Semi cleanrooms getting the lead out


Semiconductor makers and tool suppliers, as well as cleanroom builders and operators, are beginning to understand the implications of what it will mean to “think green” in the near future. European Union (EU) directives scheduled to go into effect on July 1, 2006, are part of a broad effort to lessen the environmental impact of the semi industry, and as a result, environmental changes are likely in store for cleanrooms and the tools within them.

The EU’s Restriction of Hazardous Substances (RoHS) mandates that manufacturers get lead, cadmium, mercury, bromine-containing flame-retardants, and other substances out of their process and products. The Waste Electrical and Electronic (WEEE) directive also aims to keep electronic gear out of landfills by setting criteria for collection, treatment, and recycling.

Under a European Union directive, semiconductor cleanrooms and device manufacturers are being faced with getting lead (and other hazardous materials) out of equipment and components by next July. Photo courtesy of Texas Instruments.
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James Beasley, senior environment, health, and safety (ESH) program manager at the manufacturing research consortium SEMATECH (, predicts, “Our initial assessment is that the greatest [cleanroom] impact can be on materials of construction, such as coatings, which may have restricted or banned materials in them currently.”

Under RoHS, manufacturers of hazardous construction materials may be facing some tough choices. Plastics suppliers, for example, will have to come up with an acceptable alternative to bromine for fire resistance. On the whole, however, Beasley believes material manufacturers are already doing a good job of understanding the new directives and are preparing for them.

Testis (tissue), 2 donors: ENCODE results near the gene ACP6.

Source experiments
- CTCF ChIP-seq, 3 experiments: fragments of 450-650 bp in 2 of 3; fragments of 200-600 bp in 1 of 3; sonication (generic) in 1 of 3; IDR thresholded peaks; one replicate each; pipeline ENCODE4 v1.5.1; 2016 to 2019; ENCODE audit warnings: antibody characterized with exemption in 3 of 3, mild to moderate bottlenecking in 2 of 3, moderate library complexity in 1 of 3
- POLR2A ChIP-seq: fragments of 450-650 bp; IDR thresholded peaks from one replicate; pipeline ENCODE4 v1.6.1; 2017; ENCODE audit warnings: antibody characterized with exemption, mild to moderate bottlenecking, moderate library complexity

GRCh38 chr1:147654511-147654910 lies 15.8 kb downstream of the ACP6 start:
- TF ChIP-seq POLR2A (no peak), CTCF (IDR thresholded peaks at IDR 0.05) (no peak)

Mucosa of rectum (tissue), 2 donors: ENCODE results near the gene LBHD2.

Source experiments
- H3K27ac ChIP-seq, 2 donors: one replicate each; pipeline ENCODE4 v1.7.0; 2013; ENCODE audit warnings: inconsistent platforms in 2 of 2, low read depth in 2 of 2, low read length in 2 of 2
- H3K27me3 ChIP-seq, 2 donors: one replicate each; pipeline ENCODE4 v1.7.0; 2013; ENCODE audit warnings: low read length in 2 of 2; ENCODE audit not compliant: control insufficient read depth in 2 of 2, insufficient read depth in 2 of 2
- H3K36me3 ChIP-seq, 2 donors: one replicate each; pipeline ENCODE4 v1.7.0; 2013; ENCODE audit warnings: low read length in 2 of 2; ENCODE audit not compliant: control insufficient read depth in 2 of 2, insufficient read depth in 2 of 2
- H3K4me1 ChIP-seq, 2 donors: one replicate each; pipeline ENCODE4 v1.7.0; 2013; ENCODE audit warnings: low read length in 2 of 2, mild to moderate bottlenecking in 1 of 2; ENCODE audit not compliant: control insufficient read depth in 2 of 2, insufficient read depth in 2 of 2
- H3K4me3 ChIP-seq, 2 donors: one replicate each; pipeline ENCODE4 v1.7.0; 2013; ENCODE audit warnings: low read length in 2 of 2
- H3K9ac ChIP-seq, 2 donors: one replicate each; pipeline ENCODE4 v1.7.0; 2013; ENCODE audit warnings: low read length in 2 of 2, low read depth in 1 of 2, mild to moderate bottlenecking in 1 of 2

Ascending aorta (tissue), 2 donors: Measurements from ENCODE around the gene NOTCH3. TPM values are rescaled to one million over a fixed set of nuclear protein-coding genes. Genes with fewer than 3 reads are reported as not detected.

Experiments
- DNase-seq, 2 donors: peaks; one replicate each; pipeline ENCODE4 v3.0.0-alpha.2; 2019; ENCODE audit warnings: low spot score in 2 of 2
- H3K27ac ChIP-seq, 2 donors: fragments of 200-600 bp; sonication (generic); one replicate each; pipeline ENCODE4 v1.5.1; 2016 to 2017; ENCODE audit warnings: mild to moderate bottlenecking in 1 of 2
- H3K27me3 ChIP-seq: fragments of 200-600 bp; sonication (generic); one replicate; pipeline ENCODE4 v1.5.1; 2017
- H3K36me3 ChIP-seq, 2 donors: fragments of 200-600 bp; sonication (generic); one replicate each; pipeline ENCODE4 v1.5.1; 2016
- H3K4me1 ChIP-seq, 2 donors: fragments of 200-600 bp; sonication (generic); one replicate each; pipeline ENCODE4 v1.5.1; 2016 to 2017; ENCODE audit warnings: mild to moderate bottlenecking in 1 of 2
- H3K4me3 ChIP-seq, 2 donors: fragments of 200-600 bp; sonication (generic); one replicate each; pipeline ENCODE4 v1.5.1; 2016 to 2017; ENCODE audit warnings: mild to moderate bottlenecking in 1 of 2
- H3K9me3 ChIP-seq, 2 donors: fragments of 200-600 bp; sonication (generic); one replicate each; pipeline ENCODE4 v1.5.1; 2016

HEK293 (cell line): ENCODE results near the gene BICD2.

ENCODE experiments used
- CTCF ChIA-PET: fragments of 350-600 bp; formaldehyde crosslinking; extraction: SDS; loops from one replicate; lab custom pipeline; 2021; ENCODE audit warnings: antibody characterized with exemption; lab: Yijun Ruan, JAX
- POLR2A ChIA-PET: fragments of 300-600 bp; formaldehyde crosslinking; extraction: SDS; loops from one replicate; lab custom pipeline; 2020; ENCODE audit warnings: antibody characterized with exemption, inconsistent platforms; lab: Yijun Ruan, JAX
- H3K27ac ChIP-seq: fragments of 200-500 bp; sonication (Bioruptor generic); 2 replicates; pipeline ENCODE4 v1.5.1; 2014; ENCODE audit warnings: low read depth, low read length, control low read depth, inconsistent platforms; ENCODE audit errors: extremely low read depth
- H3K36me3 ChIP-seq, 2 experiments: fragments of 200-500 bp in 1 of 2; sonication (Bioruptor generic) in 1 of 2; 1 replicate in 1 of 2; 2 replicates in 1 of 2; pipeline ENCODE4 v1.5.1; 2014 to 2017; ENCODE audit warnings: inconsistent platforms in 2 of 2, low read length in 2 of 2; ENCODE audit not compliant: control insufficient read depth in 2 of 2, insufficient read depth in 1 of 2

As for tools in a semiconductor fab, most are classified as large industrial equipment that will not end up in a landfill; in which case, the WEEE directive doesn’t apply. But that doesn’t mean that the tools escape all consequences. Aimee Bordeaux, senior director of the EHS division at the semiconductor industry association SEMI (, notes that a tool may contain thousands of subcomponents with suspect elements-lead, for example-and that manufacturers of those subcomponents may need to implement what could be far-reaching changes to meet RoHS and WEEE. “If a critical component is now lead-free, then you’ve got to requalify that,” cautions Bordeaux.

And semiconductor makers could be challenged to simply comply in a timely fashion with the RoHS directives. In July, for example, AMD ( announced that it had begun offering microprocessors with reduced lead content that were RoHS-compliant. While the company noted that it had begun working on getting the lead out in 2001, and was now shipping product a year ahead of the EU deadline, it has been four years in the making.

Philips Semiconductors (, part of Royal Philips Electronics of the Netherlands, which has semiconductor fabs throughout Europe, is also well aware of RoHS and WEEE. But Andrew Whittard, global process improvement manager at Philips Semiconductors, notes that cleanrooms currently aren’t the main area of concern when it comes to meeting the directives.

Instead, Whittard says, “We have been focusing on the removal of the lead content from our semiconductors.” Achieving this, he notes, occurs either with the selection of the right early stage materials or with the use of lead-free coatings.

As is the case with AMD, getting the lead out has taken years, as Whittard reports that Philips has just now almost completed the transition.

Meanwhile, RoHS compliance by semi manufacturers is expected to bring about environmental changes in cleanrooms and their equipment and furnishings. For example, changes to equipment that maintain and monitor the contamination-controlled area could be required if internal components need to be altered to meet the RoHS mandate and WEEE directive. Cleanroom operators would then be faced with the need to requalify or, perhaps, even make a lifetime buy.

Editor’s note: The SEMI Web site offers additional information and FAQs on RoHS and WEEE. To learn more, visit:, click on “Advocacy.”


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